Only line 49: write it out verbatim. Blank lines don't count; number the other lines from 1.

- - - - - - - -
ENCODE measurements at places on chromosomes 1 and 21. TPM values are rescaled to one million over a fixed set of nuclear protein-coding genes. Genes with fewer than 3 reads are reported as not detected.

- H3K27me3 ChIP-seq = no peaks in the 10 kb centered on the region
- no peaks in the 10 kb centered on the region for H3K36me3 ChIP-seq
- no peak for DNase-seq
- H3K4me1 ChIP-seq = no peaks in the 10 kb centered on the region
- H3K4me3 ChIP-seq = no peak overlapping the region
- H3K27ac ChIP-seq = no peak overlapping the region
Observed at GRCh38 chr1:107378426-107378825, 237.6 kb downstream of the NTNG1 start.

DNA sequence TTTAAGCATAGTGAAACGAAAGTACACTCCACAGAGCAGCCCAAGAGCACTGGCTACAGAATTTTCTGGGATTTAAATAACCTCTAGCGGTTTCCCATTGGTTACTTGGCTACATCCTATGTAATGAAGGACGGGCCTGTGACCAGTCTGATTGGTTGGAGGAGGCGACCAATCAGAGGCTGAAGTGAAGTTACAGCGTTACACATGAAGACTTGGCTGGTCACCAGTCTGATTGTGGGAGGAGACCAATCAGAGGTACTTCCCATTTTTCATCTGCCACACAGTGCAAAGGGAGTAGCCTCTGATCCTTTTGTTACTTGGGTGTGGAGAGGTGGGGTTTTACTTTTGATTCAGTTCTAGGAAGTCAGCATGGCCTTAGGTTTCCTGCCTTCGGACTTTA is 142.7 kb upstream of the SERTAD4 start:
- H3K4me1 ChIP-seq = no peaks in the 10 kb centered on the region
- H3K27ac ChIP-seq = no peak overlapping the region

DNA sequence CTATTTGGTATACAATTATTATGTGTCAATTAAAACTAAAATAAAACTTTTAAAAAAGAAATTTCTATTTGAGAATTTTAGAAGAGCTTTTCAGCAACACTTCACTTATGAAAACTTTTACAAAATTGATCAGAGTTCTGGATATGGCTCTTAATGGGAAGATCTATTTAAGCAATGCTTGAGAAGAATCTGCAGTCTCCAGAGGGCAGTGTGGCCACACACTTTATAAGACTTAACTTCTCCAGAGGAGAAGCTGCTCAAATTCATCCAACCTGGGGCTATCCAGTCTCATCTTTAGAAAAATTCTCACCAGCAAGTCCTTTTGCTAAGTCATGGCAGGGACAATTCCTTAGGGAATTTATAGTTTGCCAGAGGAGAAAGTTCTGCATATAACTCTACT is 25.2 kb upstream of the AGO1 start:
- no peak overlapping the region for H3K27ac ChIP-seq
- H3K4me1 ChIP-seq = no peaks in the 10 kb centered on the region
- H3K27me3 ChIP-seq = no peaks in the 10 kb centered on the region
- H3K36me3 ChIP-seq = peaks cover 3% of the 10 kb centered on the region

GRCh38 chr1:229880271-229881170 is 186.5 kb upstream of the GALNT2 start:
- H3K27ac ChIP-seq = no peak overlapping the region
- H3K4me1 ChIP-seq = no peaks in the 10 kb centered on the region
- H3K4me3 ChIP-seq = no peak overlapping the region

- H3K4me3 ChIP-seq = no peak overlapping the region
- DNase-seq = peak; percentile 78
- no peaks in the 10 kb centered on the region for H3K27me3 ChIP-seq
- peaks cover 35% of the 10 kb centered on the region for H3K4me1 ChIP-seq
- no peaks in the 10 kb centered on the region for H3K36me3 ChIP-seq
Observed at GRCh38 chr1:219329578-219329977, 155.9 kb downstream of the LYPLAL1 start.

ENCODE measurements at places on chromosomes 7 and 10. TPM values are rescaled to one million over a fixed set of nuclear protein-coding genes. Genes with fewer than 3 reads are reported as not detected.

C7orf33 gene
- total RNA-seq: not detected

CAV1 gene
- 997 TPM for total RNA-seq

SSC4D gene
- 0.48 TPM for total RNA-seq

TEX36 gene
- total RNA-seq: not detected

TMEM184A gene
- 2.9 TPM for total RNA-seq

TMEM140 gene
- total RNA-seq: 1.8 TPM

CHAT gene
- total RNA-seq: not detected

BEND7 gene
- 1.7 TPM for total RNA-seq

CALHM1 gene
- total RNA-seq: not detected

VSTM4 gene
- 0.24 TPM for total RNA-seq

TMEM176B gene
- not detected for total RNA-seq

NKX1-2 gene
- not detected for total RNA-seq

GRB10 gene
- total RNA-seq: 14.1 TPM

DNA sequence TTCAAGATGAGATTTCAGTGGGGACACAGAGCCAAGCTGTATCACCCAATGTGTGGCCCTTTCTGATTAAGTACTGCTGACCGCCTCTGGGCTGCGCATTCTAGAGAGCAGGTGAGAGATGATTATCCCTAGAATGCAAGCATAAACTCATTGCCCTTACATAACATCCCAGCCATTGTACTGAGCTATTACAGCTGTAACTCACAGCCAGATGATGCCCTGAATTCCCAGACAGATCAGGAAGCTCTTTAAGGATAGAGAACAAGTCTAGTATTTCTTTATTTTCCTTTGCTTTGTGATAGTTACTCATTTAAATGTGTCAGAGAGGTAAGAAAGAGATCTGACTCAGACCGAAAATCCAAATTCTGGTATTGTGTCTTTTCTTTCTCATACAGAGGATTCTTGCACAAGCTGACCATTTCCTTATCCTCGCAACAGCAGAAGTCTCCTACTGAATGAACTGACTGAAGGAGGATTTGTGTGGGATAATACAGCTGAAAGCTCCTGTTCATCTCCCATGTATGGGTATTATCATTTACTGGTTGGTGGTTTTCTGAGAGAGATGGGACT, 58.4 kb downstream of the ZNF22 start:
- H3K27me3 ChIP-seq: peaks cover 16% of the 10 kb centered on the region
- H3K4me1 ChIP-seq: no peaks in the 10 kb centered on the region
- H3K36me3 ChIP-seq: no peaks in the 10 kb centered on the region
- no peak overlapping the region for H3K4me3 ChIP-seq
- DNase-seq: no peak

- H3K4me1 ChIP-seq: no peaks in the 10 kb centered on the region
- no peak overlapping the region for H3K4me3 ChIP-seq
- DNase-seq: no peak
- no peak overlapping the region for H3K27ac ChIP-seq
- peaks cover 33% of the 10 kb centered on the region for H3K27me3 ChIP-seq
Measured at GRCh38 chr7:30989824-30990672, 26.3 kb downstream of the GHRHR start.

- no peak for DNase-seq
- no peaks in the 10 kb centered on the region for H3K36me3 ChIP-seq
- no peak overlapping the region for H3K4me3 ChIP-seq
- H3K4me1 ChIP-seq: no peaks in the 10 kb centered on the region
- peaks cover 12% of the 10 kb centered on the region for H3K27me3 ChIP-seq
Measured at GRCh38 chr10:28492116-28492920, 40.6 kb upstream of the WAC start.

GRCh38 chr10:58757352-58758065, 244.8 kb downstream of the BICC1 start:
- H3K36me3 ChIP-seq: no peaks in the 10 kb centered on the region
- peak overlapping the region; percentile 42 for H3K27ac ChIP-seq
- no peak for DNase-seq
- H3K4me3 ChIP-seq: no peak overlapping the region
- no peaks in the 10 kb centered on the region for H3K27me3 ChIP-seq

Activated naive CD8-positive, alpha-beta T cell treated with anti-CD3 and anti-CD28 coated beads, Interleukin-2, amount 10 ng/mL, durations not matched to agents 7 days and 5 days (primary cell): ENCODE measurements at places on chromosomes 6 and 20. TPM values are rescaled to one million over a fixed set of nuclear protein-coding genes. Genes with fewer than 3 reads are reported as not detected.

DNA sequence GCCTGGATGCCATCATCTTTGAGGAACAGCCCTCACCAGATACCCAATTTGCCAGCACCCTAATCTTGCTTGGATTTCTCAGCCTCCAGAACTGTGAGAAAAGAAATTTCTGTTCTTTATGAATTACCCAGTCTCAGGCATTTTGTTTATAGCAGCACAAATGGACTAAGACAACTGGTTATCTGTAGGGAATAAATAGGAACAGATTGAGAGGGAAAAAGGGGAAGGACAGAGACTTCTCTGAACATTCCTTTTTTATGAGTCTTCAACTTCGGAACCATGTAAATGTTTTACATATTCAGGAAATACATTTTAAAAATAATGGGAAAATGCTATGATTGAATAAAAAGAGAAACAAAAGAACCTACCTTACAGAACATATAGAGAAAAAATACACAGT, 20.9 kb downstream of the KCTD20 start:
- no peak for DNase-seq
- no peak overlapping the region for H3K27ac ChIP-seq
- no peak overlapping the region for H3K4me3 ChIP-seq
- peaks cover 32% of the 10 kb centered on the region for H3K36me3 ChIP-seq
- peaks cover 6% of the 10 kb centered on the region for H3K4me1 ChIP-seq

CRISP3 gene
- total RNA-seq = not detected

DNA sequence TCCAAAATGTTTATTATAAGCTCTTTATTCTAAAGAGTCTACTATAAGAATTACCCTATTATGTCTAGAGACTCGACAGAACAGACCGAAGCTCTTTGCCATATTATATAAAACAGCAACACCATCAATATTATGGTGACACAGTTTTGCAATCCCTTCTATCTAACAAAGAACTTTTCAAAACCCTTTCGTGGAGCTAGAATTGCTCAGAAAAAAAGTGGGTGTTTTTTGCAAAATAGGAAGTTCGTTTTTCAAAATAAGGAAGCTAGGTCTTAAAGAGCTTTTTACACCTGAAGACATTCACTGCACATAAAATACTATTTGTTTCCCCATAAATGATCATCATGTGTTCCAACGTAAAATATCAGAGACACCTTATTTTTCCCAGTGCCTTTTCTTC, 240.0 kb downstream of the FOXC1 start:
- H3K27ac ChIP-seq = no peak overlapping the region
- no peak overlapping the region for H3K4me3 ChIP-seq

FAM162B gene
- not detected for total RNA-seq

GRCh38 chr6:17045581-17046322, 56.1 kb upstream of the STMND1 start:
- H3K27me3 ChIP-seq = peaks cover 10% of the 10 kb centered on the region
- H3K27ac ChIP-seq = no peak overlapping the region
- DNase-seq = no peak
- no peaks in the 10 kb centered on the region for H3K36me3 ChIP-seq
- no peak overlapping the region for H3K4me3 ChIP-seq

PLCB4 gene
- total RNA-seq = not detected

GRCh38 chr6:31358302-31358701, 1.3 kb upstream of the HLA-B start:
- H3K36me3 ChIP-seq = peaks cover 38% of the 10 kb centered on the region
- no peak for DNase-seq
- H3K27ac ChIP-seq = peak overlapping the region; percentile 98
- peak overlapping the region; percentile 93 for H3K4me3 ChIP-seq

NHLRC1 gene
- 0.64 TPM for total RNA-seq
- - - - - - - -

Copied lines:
- not detected for total RNA-seq